Retail Traders Vs. Institutional Traders – What Is The Difference?

Retail Traders Vs. Institutional Traders – What Is The Difference?

Retail traders are market participants who trade on their own behalf with personal capital. If you are reading this article, then it is highly likely that you currently fall into this category.

Vs.

Institutional traders manage capital for a group of people or a company and trade on their behalf. Examples include banks, pension funds, hedge funds, mutual funds, and insurance companies.

Advantages of being a retail trader

  • Because retail traders are trading their own accounts, they can risk more per trade, meaning higher potential % returns.
  • Do not require any formal qualification or license to participate in the market.
  • The majority of retail traders use technical or fundamental analysis, which is easier to understand and learn.
  • You do not have to report to regulatory bodies.

Disadvantages of being a retail trader

  • Limited to personal funds. This can make it challenging to open large positions and practically impossible to move the market.
  • Do not have the same resources and access to information.
  • Usually have to pay higher brokerage fees. However, brokers such as AvaTrade and FXCM offer low trading costs to traders like us.

Advantages of being an institutional trader

  • Get to trade large sums of money.
  • Have the best resources and teams of people to get accurate/ timely information.
  • Brokerage fees are extremely low compared to the average retail trader.
  • The majority of institutional trading is quantitative, meaning the speed and objective execution are significant strengths.

Disadvantages of being an institutional trader

  • Institutional traders must risk less % wise due to several factors such as – Regulations, risk limits implemented by the fund, and to prevent leaving a “trace” in the market. This means they are limited in terms of % gains.
  • Require some form of qualification and license to trade on behalf of others.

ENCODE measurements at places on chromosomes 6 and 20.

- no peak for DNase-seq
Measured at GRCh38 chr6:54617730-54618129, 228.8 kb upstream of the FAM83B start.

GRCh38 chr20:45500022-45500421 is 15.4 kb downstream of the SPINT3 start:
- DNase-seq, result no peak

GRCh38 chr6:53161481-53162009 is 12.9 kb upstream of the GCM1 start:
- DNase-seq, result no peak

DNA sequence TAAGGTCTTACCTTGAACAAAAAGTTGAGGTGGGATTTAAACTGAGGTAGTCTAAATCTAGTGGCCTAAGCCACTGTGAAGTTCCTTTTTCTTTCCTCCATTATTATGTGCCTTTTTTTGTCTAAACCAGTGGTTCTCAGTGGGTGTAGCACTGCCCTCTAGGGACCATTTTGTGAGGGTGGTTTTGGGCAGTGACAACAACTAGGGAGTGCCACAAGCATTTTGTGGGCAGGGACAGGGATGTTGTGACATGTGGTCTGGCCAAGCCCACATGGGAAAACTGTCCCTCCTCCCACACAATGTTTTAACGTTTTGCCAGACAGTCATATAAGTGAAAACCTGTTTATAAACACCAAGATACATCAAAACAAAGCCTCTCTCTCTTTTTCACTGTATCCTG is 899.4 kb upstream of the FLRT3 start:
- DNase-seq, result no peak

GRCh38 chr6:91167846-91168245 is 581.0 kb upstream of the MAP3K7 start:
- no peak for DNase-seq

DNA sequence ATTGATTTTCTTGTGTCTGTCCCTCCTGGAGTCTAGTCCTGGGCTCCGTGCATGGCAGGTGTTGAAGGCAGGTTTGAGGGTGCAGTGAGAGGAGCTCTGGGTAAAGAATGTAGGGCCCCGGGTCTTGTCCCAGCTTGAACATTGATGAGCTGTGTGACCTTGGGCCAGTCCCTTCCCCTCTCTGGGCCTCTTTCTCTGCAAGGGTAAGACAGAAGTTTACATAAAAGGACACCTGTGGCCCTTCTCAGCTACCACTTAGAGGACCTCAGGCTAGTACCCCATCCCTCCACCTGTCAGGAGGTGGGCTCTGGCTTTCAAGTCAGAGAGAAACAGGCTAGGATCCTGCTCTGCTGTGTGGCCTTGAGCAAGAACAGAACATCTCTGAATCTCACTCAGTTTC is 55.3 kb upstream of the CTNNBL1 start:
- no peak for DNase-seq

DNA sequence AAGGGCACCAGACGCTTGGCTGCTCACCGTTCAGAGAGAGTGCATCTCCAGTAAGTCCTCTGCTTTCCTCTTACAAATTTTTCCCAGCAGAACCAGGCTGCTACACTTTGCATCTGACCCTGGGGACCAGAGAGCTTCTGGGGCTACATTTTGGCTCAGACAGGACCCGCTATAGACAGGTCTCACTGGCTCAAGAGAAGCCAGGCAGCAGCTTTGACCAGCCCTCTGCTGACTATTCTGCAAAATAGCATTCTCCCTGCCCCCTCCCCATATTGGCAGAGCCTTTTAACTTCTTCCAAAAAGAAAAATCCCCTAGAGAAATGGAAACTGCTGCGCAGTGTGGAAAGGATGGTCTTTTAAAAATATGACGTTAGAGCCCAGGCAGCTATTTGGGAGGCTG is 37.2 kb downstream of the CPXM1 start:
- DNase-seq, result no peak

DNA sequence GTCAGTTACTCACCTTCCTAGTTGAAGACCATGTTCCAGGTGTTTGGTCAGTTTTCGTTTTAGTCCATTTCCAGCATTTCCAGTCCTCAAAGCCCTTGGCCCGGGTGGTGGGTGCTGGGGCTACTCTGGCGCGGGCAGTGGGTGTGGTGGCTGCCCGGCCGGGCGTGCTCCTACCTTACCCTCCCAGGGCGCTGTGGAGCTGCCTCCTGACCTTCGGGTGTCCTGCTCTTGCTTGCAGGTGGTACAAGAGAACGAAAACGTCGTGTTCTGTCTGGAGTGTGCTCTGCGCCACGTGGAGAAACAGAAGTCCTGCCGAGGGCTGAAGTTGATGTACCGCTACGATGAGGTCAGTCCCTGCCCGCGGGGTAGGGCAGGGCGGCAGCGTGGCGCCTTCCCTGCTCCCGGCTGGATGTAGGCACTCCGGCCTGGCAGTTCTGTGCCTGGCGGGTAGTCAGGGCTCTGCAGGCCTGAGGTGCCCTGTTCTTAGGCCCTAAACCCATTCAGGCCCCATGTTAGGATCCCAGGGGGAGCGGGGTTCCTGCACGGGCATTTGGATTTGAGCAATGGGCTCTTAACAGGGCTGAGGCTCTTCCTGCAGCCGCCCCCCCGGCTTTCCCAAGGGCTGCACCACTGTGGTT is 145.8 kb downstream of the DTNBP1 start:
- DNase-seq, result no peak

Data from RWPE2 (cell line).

• Must be in constant communication with the relevant regulatory body to report balance sheets, profit or loss, positions taken, and the list goes on.

Who moves the market?

It is well known that hedge funds and banks are the biggest influencers in the market. Why? Because money drives price changes, and these institutions have far more than any retail trader.

In past and future articles, you will often hear us saying you must trade in the same direction as the big money because retail traders cannot overpower institutional traders in most cases (GameStop being an exception).

So take the easier path, trade with the big banks and hedge funds.  

Conclusion – What type of trader do you want to be?

I respect that not everyone comes into trading to start a hedge fund and trade 100 billion dollars. Maybe you want to compound your earnings to live comfortably in the future? Or perhaps you do want to be the next JP Morgan?

What is crucial is accepting the limitations on your trading based on where you want to be.

If you want to make the best returns for yourself, you must realize you will always pay more in fees compared to the institutions.

If you want to trade for others, you will have to comply with regulatory requirements constantly.

Keep all these in mind when setting trading goals. Hopefully, this has opened your eyes.

May the market be with you.

Retail vs. Institutional trading FAQ

Retail traders are market participants who trade on their own behalf with personal capital.

Institutional traders manage capital for a group of people or a company and trade on their behalf. Examples include banks, pension funds, hedge funds, mutual funds, and insurance companies.

Institutional traders and banks have the upper hand in all financial markets because they have more buying power than retail traders.

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Guy Seynaeve

Guy Seynaeve

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